Your Valentine? Who is, Charlie Brown?

The English language is structured for creativity, not for precision engineering. Too many phrases are ambiguous. When I tell my wife “I can’t love you any more!”, am I noting that I used to love her, but am no longer capable of doing so? Or am I telling her that my love is turned up to 100%, that I am utterly and totally in love with her? I’m not telling. Not even her.

The actually cover has shiny stuff instead of white on the lace (which is a good effect) and the title (which makes it hard to read.)

The title to Who’s Your Valentine, Charlie Brown? is similar. Is it asking “Charlie Brown, who is your valentine?”¬† Or is it “Is your valentine Charlie Brown?” Looking at the cover, if the question is the former, then it is aimed at Charlie Brown; if the latter, it’s aimed at Snoopy in which case that might not seem to be a reasonable question. But then one starts to think about what “valentine” means in this context. After all, in some contexts it means simply a Valentine’s Day card; when we speaking of school children giving each other “valentines”, we just mean the card. But those cards often say “be my valentine”, so clearly it’s a request for some personal relationship, and as it turns out, the question is a very good one, because (and I’m going to have to spoil the ending of this 10-page heart-shaped board book here) the climax of the story is that Snoopy gives Charlie Brown a Valentine’s Day card. Apparently, he is requesting that Charlie Brown become his valentine! So the ambiguity of the title is never settled; it is neither lady nor tiger but rests in the same state of uncertainty as Schroedinger’s cat.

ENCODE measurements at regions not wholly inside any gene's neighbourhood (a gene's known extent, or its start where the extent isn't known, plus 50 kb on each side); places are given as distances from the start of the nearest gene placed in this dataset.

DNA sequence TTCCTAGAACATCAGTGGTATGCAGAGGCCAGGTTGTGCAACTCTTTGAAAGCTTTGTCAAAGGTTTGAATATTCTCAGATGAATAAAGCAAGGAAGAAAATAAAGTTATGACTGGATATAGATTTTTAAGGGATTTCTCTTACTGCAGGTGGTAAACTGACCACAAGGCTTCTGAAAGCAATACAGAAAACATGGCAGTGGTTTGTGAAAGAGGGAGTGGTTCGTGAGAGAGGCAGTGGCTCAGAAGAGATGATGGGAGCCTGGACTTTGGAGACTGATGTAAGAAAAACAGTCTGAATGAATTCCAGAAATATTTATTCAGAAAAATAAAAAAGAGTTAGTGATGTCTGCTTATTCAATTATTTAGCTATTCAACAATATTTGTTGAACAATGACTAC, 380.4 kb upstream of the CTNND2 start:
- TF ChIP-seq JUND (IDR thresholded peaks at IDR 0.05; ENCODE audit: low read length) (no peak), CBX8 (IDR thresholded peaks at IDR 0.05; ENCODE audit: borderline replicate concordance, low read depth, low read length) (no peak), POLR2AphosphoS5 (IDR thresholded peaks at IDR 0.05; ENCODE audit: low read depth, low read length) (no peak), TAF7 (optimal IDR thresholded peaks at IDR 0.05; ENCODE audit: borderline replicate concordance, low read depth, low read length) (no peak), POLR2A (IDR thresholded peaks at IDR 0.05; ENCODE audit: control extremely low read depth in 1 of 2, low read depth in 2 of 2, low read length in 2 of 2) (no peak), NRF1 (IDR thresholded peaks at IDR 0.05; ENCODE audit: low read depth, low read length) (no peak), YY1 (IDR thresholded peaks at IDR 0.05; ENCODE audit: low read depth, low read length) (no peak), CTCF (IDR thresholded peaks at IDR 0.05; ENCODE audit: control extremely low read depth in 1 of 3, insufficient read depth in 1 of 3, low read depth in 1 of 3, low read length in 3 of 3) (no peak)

This masterpiece of ambiguity is writ by Tina Gallo and illustrated by Vicki Scott.

 

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